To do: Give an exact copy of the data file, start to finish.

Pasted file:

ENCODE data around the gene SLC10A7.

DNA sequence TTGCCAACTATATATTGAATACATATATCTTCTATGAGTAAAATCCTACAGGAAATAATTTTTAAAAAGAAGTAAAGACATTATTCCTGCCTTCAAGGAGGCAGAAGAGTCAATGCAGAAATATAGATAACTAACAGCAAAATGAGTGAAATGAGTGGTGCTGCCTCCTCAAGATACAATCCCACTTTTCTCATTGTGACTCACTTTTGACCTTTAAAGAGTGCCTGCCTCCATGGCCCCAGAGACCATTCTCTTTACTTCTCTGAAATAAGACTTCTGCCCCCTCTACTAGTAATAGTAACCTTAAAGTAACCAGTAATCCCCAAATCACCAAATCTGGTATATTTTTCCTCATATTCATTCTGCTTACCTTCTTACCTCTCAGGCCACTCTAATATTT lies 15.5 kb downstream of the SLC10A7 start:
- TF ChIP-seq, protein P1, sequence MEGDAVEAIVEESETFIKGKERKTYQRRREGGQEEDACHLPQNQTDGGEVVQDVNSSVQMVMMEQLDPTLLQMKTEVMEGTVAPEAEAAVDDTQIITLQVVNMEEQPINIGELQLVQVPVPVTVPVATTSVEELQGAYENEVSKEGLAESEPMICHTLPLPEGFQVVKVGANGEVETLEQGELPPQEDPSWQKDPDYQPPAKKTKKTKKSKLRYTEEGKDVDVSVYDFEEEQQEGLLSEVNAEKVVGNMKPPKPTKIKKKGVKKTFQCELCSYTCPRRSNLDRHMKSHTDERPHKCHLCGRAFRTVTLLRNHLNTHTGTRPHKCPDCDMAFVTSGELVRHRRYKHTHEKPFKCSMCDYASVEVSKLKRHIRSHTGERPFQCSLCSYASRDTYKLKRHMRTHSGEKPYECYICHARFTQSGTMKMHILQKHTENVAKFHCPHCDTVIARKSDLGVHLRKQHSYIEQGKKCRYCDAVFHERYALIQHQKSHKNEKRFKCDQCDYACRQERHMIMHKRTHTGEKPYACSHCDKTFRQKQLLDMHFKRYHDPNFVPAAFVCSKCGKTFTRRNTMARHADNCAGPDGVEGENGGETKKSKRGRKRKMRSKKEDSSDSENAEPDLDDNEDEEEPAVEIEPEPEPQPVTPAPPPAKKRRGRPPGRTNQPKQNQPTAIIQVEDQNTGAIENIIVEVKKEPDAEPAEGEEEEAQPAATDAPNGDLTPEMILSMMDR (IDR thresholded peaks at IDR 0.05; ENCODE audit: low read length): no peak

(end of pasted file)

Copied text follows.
ENCODE data around the gene SLC10A7.

DNA sequence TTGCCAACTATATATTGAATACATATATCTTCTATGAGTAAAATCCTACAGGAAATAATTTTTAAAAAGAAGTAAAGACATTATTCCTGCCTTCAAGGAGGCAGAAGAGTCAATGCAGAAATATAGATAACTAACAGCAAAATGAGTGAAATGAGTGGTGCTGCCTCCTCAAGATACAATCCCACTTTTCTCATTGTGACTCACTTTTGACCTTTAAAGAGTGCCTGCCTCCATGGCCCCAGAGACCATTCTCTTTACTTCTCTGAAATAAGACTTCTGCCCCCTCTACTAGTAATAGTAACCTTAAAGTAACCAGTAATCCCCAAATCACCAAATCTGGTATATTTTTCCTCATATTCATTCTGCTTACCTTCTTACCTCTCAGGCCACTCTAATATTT lies 15.5 kb downstream of the SLC10A7 start:
- TF ChIP-seq, protein P1, sequence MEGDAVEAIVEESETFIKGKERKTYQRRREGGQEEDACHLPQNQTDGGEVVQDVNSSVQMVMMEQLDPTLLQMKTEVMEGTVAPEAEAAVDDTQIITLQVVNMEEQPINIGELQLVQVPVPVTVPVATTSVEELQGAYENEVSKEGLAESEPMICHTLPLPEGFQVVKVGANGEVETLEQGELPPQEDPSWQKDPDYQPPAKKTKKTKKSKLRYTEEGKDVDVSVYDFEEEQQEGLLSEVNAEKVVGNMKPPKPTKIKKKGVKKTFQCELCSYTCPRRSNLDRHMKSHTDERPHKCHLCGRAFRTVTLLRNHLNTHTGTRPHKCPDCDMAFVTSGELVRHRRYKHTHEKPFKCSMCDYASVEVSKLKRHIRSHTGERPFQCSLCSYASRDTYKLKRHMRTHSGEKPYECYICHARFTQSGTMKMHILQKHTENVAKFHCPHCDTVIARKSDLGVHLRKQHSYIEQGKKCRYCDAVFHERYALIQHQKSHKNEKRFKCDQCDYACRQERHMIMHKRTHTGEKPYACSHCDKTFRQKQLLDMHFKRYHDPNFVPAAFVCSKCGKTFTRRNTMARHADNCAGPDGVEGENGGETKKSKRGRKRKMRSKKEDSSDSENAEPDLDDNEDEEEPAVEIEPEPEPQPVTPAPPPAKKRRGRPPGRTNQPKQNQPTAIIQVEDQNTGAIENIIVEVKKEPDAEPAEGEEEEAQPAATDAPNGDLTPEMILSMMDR (IDR thresholded peaks at IDR 0.05; ENCODE audit: low read length): no peak